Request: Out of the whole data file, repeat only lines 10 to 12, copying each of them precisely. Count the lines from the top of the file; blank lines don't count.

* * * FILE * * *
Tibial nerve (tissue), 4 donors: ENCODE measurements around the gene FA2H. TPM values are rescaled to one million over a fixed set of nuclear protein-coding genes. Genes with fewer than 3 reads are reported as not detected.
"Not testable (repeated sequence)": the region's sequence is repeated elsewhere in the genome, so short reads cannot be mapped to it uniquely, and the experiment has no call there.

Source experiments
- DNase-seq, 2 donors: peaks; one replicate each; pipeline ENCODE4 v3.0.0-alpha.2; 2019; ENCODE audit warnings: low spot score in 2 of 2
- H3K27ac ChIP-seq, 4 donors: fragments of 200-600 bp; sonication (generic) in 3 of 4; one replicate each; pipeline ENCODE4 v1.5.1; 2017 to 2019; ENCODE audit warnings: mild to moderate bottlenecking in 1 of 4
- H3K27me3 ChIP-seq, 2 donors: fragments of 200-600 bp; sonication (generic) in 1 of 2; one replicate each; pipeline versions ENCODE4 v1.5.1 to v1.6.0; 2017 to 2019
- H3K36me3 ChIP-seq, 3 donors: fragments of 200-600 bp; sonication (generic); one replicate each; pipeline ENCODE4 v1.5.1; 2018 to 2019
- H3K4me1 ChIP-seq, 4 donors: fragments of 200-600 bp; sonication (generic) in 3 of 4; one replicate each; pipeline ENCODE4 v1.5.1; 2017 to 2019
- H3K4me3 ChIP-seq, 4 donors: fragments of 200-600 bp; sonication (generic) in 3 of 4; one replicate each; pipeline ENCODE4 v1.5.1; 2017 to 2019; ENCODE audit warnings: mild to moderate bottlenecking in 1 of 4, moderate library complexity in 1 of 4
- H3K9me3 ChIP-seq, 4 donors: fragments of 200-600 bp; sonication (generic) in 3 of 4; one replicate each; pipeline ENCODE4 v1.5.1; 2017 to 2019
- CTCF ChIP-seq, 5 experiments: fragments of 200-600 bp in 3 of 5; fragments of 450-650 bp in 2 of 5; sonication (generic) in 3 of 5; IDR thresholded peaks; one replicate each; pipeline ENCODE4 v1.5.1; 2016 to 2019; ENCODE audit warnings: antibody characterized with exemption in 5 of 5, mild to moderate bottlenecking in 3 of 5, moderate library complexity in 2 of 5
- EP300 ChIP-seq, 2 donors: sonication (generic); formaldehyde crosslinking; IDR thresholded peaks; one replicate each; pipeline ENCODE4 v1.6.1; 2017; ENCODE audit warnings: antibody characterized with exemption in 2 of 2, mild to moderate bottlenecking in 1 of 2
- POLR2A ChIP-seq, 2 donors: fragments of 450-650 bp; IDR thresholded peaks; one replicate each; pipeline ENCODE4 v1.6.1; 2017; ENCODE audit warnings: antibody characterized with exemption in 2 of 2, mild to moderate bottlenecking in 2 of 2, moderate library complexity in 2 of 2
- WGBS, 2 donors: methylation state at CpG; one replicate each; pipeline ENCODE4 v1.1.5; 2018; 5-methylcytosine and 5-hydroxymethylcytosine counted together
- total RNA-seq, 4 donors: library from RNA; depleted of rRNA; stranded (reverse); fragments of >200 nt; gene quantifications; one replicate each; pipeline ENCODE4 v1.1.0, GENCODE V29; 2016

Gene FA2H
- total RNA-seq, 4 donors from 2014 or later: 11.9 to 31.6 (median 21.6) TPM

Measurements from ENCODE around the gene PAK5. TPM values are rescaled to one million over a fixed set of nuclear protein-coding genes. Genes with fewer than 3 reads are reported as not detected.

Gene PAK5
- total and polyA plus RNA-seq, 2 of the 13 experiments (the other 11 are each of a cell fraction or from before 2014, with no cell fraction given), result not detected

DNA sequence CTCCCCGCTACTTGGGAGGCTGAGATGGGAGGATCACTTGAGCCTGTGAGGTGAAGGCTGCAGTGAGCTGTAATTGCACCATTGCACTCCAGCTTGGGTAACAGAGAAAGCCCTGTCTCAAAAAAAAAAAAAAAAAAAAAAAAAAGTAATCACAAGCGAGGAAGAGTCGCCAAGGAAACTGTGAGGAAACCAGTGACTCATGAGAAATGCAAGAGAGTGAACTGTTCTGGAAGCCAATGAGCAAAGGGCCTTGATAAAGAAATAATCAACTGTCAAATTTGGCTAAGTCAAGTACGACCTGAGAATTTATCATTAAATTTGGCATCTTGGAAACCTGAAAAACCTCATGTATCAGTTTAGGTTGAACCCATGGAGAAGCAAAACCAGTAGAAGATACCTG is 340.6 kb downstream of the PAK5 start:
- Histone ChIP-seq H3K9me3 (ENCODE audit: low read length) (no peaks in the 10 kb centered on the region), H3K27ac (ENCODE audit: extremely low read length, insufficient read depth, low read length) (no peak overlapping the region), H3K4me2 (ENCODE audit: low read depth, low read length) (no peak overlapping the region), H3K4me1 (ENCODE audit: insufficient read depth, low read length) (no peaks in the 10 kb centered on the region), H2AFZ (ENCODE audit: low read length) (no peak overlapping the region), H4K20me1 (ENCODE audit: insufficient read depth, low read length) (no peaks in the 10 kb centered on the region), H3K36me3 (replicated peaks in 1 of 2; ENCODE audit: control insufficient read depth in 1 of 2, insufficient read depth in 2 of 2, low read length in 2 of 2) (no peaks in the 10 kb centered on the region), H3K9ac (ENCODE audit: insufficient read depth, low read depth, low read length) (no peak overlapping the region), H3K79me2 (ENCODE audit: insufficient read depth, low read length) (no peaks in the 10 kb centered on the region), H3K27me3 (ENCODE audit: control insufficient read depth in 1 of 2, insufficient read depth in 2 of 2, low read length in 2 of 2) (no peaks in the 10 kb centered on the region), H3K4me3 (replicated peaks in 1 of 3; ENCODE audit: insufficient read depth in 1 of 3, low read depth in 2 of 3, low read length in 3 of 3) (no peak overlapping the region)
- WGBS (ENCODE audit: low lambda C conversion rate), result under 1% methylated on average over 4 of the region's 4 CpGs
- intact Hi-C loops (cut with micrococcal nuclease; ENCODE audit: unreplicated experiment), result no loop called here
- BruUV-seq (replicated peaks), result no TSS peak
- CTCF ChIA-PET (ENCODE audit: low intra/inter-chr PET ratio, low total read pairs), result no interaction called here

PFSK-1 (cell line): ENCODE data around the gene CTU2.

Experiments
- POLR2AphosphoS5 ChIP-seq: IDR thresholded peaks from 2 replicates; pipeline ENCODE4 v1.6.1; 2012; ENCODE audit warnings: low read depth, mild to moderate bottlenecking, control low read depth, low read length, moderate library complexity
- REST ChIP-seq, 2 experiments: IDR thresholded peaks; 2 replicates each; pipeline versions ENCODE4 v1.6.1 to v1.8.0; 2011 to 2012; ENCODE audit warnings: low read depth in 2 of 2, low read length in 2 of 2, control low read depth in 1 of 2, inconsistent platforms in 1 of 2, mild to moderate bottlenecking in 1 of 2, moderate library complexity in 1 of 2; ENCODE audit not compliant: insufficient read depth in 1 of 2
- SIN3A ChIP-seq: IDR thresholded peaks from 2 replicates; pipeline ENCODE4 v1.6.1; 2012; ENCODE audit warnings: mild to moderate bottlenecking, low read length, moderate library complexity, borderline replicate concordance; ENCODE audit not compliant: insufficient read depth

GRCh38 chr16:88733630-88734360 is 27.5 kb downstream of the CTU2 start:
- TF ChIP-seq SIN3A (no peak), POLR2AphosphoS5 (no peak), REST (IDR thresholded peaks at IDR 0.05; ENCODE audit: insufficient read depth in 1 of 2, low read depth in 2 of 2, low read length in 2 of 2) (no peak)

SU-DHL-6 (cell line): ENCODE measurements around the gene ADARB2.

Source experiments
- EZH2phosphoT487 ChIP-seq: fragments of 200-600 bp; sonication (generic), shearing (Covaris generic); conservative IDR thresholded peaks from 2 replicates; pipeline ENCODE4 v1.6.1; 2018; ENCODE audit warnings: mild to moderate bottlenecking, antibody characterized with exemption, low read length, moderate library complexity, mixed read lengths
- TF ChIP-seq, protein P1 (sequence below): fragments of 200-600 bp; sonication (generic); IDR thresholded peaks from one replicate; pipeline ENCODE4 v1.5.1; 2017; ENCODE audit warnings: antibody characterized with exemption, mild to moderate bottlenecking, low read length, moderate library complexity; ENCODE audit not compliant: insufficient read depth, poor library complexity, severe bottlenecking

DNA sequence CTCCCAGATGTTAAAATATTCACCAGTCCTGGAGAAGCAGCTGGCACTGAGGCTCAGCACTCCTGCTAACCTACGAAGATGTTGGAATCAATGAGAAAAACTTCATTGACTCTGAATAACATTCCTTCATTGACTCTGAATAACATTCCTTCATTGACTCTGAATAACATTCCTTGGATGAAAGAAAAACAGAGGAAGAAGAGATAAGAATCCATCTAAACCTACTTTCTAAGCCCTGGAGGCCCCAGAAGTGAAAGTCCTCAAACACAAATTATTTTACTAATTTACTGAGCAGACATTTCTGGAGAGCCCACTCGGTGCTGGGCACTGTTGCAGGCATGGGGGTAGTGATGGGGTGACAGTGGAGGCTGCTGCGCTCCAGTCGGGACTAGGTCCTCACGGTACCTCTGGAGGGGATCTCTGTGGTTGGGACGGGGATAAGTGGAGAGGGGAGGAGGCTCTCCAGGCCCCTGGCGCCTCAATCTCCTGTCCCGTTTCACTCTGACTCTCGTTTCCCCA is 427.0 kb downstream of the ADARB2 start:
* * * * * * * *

- H3K9me3 ChIP-seq, 4 donors: fragments of 200-600 bp; sonication (generic) in 3 of 4; one replicate each; pipeline ENCODE4 v1.5.1; 2017 to 2019
- CTCF ChIP-seq, 5 experiments: fragments of 200-600 bp in 3 of 5; fragments of 450-650 bp in 2 of 5; sonication (generic) in 3 of 5; IDR thresholded peaks; one replicate each; pipeline ENCODE4 v1.5.1; 2016 to 2019; ENCODE audit warnings: antibody characterized with exemption in 5 of 5, mild to moderate bottlenecking in 3 of 5, moderate library complexity in 2 of 5
- EP300 ChIP-seq, 2 donors: sonication (generic); formaldehyde crosslinking; IDR thresholded peaks; one replicate each; pipeline ENCODE4 v1.6.1; 2017; ENCODE audit warnings: antibody characterized with exemption in 2 of 2, mild to moderate bottlenecking in 1 of 2